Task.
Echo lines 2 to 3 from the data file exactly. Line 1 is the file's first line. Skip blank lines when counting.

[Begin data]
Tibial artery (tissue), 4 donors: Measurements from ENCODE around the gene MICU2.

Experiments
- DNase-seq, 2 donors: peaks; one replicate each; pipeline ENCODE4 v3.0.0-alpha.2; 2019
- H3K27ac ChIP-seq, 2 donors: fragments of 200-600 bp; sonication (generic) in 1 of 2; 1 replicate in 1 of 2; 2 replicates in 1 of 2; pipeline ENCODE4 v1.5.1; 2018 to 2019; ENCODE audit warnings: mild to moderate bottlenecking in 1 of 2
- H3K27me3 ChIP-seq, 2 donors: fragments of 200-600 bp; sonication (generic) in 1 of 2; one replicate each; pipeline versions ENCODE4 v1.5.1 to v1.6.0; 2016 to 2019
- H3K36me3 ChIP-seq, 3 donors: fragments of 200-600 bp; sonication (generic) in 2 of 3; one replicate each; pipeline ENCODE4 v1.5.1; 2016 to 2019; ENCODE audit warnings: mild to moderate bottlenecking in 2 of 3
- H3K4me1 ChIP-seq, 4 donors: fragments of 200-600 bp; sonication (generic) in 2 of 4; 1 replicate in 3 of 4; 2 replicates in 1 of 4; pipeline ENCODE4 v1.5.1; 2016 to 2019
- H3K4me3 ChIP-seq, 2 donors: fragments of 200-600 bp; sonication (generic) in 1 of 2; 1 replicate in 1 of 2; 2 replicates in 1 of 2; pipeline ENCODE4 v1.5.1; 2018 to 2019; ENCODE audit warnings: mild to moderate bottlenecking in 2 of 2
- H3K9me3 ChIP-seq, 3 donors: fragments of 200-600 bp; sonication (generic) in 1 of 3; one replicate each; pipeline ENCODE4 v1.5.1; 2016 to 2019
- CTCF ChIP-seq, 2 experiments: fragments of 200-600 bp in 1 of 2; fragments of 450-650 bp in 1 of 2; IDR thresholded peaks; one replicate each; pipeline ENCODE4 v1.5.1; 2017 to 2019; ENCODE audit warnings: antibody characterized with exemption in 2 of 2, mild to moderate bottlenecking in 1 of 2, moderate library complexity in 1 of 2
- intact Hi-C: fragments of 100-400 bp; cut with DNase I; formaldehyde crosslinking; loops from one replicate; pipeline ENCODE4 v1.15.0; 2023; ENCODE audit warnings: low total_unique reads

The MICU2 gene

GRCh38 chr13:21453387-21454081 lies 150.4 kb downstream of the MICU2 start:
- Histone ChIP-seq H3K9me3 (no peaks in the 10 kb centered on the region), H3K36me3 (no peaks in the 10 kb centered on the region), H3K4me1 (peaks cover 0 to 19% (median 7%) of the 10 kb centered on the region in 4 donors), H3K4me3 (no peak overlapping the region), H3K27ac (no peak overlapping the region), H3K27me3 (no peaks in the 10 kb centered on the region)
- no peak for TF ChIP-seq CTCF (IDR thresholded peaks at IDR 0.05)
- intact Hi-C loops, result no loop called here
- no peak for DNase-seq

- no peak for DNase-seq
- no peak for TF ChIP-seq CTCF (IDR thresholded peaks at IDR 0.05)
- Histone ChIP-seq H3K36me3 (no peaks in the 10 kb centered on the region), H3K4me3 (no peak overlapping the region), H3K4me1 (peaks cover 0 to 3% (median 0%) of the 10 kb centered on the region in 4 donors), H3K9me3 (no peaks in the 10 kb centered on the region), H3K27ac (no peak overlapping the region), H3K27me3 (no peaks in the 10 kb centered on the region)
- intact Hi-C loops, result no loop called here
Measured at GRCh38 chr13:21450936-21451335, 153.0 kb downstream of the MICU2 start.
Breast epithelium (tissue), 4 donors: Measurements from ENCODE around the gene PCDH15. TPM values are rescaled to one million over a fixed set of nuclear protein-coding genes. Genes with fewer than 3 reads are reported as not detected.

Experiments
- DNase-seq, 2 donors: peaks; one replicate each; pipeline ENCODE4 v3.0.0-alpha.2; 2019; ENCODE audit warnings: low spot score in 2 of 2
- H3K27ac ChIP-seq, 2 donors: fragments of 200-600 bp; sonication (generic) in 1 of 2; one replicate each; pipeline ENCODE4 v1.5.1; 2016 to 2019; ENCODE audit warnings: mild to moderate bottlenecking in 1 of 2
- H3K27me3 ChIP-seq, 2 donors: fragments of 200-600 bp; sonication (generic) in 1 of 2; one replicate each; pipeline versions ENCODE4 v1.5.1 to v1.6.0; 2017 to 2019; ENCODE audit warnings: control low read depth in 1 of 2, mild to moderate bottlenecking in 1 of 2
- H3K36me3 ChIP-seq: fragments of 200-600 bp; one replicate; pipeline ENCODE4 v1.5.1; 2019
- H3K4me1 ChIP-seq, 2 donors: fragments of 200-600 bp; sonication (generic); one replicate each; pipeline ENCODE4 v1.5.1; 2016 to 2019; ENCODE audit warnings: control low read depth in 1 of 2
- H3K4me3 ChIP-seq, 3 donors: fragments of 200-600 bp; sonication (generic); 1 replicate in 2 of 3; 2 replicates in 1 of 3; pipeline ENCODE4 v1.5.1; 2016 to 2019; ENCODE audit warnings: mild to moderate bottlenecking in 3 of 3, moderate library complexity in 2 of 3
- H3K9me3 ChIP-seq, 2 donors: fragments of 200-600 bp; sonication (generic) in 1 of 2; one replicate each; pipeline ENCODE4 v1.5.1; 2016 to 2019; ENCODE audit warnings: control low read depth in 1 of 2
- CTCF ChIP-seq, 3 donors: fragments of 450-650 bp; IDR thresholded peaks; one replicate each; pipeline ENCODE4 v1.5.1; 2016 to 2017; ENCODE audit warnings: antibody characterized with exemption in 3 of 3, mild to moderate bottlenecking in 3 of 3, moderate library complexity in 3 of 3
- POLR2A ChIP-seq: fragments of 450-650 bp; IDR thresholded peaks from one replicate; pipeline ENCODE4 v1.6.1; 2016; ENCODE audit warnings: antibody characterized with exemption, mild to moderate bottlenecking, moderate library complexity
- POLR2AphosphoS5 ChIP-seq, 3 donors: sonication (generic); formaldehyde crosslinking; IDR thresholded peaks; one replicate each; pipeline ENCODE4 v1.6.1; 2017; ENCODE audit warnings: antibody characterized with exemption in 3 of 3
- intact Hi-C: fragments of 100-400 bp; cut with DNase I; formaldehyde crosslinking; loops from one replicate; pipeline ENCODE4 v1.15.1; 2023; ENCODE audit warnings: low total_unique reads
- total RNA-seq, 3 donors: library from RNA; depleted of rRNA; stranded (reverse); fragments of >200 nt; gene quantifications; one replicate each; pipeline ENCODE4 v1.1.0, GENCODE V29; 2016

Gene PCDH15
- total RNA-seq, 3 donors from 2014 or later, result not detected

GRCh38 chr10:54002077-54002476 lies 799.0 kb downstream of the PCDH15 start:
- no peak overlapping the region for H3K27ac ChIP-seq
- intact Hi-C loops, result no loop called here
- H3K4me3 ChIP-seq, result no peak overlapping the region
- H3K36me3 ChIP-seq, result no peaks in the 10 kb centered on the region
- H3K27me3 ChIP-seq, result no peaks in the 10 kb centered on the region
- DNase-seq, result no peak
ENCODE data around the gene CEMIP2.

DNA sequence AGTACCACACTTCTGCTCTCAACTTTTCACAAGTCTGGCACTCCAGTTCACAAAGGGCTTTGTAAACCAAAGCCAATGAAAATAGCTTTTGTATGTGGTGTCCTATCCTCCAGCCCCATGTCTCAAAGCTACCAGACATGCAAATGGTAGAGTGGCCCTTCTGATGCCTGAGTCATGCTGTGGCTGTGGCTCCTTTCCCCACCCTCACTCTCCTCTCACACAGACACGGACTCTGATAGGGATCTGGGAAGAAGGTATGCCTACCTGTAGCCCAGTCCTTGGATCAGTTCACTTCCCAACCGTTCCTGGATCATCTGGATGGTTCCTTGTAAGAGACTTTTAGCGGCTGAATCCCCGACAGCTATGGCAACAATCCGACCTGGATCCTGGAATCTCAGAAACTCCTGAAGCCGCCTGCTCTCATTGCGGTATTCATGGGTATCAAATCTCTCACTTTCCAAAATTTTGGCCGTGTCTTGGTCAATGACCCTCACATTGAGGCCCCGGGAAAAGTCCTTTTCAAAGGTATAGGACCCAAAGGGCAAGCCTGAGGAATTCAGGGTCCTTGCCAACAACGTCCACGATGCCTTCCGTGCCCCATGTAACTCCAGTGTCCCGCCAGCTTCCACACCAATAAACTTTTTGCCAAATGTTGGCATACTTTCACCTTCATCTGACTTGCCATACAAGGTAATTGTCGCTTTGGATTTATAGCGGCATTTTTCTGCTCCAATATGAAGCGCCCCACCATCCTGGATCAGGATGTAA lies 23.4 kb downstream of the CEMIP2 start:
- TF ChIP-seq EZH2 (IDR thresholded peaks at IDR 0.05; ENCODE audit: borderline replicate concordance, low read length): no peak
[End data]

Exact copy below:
Experiments
- DNase-seq, 2 donors: peaks; one replicate each; pipeline ENCODE4 v3.0.0-alpha.2; 2019